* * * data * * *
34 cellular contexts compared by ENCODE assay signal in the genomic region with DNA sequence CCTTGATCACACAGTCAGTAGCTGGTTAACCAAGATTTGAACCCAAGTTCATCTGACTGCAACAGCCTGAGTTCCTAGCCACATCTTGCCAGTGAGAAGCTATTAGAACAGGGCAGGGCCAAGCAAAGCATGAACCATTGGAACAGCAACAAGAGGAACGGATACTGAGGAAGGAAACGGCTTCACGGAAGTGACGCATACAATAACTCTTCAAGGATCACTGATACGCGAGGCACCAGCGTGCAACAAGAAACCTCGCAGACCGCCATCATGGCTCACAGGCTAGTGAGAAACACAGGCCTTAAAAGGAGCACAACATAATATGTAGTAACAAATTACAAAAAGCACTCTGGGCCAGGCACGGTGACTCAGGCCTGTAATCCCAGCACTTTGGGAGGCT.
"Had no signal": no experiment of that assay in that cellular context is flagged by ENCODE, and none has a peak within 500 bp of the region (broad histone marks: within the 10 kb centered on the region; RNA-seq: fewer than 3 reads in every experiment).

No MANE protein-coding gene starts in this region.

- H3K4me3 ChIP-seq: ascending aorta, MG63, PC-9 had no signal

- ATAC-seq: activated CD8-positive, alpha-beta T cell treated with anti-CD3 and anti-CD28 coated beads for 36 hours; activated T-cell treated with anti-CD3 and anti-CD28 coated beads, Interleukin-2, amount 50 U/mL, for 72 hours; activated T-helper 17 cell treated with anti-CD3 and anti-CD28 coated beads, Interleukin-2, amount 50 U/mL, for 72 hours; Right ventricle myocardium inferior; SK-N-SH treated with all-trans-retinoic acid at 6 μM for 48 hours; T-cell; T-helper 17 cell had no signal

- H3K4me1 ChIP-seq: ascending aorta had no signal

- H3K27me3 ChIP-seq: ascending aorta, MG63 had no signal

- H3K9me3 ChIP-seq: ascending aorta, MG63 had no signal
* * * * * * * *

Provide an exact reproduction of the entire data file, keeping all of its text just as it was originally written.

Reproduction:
34 cellular contexts compared by ENCODE assay signal in the genomic region with DNA sequence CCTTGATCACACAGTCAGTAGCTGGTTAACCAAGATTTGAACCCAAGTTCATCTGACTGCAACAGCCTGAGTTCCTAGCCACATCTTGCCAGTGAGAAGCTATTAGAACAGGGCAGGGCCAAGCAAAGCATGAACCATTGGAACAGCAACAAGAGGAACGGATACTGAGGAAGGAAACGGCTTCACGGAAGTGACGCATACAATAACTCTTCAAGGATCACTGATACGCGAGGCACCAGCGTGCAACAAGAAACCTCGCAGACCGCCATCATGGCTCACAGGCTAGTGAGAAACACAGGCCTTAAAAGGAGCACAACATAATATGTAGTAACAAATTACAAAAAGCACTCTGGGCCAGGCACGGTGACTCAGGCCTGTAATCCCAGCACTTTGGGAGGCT.
"Had no signal": no experiment of that assay in that cellular context is flagged by ENCODE, and none has a peak within 500 bp of the region (broad histone marks: within the 10 kb centered on the region; RNA-seq: fewer than 3 reads in every experiment).

No MANE protein-coding gene starts in this region.

- H3K4me3 ChIP-seq: ascending aorta, MG63, PC-9 had no signal

- ATAC-seq: activated CD8-positive, alpha-beta T cell treated with anti-CD3 and anti-CD28 coated beads for 36 hours; activated T-cell treated with anti-CD3 and anti-CD28 coated beads, Interleukin-2, amount 50 U/mL, for 72 hours; activated T-helper 17 cell treated with anti-CD3 and anti-CD28 coated beads, Interleukin-2, amount 50 U/mL, for 72 hours; Right ventricle myocardium inferior; SK-N-SH treated with all-trans-retinoic acid at 6 μM for 48 hours; T-cell; T-helper 17 cell had no signal

- H3K4me1 ChIP-seq: ascending aorta had no signal

- H3K27me3 ChIP-seq: ascending aorta, MG63 had no signal

- H3K9me3 ChIP-seq: ascending aorta, MG63 had no signal